New Forest Pony
The New Forest pony is one of the recognised mountain and moorland or native pony breeds of the British Isles. Height varies from around 12 to 14.2 hands (48 to 58 inches, 122 to 147 cm); ponies of all heights should be strong, workmanlike, and of a good riding type. They are valued for hardiness, strength, and sure-footedness.
The breed is indigenous to the New Forest in Hampshire in southern England, where equines have lived since before the last Ice Age; remains dating back to 500,000 BC have been found within 50 miles (80 km) of the heart of the modern New Forest. DNA studies have shown ancient shared ancestry with the Celtic-type Asturcón and Pottok ponies. Many breeds have contributed to the foundation bloodstock of the New Forest pony, but today only ponies whose parents are both registered as purebred in the approved section of the stud book may be registered as purebred.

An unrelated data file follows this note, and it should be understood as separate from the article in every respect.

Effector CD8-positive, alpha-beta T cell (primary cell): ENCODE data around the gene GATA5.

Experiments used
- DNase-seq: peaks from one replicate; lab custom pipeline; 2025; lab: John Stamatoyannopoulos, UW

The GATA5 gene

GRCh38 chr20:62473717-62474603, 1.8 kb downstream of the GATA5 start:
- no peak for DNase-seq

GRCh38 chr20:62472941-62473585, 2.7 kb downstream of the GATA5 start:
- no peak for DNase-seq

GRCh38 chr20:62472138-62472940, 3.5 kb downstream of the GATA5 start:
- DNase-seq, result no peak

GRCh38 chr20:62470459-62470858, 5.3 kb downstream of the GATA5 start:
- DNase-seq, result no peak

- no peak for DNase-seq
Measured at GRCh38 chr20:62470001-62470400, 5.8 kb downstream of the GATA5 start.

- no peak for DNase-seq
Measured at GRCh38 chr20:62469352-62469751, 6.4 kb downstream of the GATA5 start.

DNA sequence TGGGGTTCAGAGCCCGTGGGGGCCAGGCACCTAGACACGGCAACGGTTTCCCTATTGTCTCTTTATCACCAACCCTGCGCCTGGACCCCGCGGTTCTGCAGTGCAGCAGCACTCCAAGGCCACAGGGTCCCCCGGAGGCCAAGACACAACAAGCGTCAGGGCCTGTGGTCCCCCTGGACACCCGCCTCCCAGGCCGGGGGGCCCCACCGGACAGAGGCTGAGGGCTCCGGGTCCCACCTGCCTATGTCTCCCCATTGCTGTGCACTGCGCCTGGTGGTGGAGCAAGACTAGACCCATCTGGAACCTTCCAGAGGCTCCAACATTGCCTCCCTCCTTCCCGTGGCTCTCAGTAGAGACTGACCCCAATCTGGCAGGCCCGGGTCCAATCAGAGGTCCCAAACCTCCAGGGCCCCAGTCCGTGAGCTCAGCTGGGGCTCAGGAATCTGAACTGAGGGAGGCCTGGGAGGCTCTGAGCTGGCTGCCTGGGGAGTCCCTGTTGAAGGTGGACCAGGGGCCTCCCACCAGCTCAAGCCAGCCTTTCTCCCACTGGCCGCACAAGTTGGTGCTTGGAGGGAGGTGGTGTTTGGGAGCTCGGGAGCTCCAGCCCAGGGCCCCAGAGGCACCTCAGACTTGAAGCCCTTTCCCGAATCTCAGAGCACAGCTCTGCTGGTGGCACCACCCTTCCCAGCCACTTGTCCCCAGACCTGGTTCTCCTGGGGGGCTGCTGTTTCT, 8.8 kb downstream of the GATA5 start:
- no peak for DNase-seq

The horse is one of two extant subspecies of ''Equus ferus''. It is an odd-toed ungulate mammal belonging to the taxonomic family Equidae. The horse has evolved over the past 45 to 55 million years from a small multi-toed creature into the large, single-toed animal of today. Humans began to domesticate horses around 4000 BC, and their domestication is believed to have been widespread by 3000 BC.